He also decided to wait on further European action, including a European Union summit in late June and a meeting of the European Central Bank in early July. If things get really bad, then we may see coordinated central bank action, and the Fed will want to hold in reserve its ability to do as much as possible, consistent with what other central banks are doing:

We are hoping that European policymakers will take the additional steps they need to take to stabilize the situation but we are prepared in case things get worse to protect the U.S. economy and the U.S. financial system.

“The Fed move to extend the Operation Twist program is conservative and wary. The central bank is signaling its concern for the economic future, both American and European, without unduly damaging the present by weakening the dollar,” Worldwide Markets Chief Market Strategist Joseph Trevisani told Reuters.

Banking Doesn’t Welcome the News

The extension of the Operation Twist program has been criticized as having the potential to cause some damage to major financial institutions, especially large consumer banks, since much of the Fed’s operations are directly in mortgage securities, where banks generally borrow money in the short term and lend in the long term. An overall flattening of the interest yield-curve would cut into banks’ margins.

Citigroup (C) is one bank who is poised to take some damage. Its Global Consumer Banking unit brings about half of the company’s total revenue, and represents the bulk of the bank’s growth right now. The segment’s growth was largely fueled by improvements in mortgages. Since some of securities involved in Operation Twist are mortgage-related, Citigroup’s profits in this sector may be hurt from weaker net interest income on long-term loans.

Wells Fargo (WFC) is a major bank that relies on its net interest income, although it appears a bit more guarded than Citigroup with respect to mortgage income. About 50% of its revenue comes from interest differentials on its overall loan portfolio (net interest income). Since its quarterly report, linked-quarter growth was primarily driven by commercial/industrial, auto, and student loans rather than mortgages. This does imply that Wells Fargo would be a bit less susceptible to adverse changes in the mortgage loan market.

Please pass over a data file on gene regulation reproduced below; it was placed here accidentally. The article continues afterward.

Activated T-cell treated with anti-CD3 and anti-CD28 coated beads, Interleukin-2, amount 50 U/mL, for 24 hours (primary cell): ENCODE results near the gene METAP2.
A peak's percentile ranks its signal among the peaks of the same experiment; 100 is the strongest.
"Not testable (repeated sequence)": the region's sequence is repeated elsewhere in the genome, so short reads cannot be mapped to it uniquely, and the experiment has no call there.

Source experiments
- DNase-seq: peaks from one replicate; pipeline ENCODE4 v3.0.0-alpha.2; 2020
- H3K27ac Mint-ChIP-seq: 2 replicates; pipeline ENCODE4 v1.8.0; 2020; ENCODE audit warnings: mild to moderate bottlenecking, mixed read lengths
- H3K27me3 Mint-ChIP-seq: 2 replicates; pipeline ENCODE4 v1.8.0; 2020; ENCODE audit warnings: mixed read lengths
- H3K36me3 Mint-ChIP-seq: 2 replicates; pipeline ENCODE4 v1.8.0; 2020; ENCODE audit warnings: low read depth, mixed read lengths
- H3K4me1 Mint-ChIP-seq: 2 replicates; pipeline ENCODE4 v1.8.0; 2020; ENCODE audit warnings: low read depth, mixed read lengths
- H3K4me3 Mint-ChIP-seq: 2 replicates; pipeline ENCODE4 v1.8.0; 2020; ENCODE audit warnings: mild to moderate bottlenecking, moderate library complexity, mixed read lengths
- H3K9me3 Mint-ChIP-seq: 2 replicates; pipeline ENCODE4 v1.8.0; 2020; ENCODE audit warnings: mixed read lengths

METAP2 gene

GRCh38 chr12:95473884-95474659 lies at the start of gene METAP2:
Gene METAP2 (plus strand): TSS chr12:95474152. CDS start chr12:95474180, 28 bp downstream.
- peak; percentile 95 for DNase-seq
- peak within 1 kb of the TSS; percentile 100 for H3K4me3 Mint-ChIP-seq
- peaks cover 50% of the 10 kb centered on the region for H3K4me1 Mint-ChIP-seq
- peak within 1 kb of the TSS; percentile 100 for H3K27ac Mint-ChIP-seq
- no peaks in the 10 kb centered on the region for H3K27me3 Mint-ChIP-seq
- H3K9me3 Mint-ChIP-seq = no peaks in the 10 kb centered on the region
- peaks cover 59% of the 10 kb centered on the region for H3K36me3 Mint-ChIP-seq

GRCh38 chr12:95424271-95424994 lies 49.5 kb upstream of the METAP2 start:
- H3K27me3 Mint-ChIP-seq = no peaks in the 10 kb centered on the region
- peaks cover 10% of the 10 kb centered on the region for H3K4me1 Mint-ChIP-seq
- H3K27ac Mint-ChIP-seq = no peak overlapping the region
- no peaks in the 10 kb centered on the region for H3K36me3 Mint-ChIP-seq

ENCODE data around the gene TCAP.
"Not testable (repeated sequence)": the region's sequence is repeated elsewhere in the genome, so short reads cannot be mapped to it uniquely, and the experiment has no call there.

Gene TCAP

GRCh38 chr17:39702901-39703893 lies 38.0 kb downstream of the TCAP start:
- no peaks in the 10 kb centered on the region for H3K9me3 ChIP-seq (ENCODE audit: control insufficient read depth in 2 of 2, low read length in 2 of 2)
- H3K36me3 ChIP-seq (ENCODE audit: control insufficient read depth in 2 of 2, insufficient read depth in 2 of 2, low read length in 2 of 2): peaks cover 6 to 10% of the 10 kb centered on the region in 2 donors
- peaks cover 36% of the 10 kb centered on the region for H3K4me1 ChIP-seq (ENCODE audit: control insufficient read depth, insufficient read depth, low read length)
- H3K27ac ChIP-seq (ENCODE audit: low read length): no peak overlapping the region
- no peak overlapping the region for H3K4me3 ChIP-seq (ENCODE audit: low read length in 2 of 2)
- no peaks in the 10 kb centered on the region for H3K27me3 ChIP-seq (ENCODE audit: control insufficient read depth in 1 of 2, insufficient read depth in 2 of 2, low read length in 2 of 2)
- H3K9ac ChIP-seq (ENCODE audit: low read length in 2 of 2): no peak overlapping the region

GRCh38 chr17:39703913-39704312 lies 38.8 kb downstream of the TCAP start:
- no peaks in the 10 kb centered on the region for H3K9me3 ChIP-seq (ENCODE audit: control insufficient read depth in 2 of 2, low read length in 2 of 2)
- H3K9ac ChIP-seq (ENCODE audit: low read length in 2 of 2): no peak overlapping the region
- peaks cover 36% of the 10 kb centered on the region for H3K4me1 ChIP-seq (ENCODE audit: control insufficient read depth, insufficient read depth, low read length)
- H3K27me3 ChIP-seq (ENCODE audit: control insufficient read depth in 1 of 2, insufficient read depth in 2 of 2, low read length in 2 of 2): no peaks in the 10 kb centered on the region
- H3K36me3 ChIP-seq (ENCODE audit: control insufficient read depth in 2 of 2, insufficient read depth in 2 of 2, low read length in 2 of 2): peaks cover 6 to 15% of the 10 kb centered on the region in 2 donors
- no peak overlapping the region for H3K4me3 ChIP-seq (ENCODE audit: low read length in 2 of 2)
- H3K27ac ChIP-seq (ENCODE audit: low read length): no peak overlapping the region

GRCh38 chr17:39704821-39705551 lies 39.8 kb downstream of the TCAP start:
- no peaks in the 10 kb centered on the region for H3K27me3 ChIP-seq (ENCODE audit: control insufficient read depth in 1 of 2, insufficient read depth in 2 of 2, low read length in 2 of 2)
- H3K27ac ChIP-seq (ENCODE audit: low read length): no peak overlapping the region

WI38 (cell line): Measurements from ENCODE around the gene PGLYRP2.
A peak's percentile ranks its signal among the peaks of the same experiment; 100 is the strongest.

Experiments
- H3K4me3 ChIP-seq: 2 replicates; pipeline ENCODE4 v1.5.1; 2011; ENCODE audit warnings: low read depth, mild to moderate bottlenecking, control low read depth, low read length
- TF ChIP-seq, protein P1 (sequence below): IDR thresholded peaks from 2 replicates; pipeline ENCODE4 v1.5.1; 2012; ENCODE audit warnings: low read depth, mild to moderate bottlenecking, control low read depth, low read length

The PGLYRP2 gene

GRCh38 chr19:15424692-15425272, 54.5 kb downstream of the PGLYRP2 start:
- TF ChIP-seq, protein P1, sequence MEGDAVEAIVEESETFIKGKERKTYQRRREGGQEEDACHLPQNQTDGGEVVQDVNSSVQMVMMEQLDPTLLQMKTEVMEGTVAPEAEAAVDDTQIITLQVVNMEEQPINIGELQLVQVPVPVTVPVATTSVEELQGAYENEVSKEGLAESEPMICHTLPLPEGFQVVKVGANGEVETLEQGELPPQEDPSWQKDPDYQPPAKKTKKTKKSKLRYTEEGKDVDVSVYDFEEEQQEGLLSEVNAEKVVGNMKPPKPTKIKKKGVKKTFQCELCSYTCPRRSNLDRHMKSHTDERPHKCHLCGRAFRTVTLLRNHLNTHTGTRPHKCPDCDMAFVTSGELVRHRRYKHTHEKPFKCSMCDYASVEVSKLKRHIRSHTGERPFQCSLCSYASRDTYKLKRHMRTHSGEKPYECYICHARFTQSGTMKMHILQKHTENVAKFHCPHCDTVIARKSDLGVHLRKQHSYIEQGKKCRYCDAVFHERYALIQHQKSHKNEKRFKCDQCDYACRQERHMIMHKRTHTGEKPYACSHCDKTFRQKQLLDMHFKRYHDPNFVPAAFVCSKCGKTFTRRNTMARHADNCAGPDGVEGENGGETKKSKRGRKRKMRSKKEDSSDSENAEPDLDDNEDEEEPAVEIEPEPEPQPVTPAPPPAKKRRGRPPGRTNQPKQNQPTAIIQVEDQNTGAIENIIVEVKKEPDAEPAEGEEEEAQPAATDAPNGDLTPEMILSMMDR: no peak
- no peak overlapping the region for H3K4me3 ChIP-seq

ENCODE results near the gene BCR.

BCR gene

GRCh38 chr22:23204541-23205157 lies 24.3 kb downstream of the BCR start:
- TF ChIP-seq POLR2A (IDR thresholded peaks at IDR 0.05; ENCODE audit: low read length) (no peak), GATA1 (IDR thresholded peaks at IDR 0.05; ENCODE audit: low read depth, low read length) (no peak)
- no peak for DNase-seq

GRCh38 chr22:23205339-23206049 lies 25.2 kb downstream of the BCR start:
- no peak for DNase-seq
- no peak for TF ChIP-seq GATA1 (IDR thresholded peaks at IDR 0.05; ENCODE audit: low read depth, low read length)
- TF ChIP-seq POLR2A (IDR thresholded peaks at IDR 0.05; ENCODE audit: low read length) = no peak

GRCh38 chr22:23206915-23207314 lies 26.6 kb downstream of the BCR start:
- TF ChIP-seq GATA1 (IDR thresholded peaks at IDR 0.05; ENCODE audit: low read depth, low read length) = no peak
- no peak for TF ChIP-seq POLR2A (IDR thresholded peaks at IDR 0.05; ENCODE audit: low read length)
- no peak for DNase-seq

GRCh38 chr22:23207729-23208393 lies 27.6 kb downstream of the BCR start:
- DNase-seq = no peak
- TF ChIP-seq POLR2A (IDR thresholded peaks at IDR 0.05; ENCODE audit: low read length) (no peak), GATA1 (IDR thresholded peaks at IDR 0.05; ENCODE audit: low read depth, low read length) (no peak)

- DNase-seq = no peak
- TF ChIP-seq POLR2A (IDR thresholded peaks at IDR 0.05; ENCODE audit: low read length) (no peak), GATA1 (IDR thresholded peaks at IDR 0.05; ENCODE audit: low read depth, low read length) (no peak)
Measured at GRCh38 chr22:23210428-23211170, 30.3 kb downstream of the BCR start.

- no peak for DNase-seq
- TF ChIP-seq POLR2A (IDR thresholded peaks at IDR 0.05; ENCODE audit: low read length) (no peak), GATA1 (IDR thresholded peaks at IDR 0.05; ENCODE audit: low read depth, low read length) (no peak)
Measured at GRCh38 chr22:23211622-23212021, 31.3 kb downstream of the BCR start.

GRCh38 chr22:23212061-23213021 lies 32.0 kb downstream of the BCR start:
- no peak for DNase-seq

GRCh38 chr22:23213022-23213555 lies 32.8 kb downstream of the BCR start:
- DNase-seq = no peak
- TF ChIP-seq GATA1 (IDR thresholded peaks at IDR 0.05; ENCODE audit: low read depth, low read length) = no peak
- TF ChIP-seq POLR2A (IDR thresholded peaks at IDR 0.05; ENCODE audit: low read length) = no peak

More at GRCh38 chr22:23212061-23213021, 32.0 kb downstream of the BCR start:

Bank of America (BAC), stressed heavily by litigation fees, is also highly susceptible to weakness in the loan markets (with 49% of its total revenue coming from interest income).

BofA’s Consumer Real Estate services unit, despite a $600 million jump in mortgage banking revenue relative to Q1 2011, had a net loss of $1.15 billion in the last quarterly report (Q1 2012) and future improvement needs to be driven by larger net interest incomes, difficult if margins in the mortgage industry decline.

These banks fear that Operation Twist may make it more difficult to grow revenue, even though Operation Twist aims to increase the number of outstanding loans in the financial industry, especially added to their perception that tougher regulations due to the sad state of consumer credit are discouraging this from happening.

The bottom line is that until 2013, the banking industry should feel the effects of twisting, feeling a little sting but their stocks are probably going to be fine in the long run.

Bearing Bad Tidings

In its statement Wednesday, the Fed lowered GDP forecasts (1.9-2.4% from 2.4-2.9%) and expected unemployment to remain above 8% through year-end. This is hardly bullish news despite hints of more action to come if necessary.

Nevertheless, markets want to go higher because, cynically, it’s bonus time for portfolio managers and report card time for clients.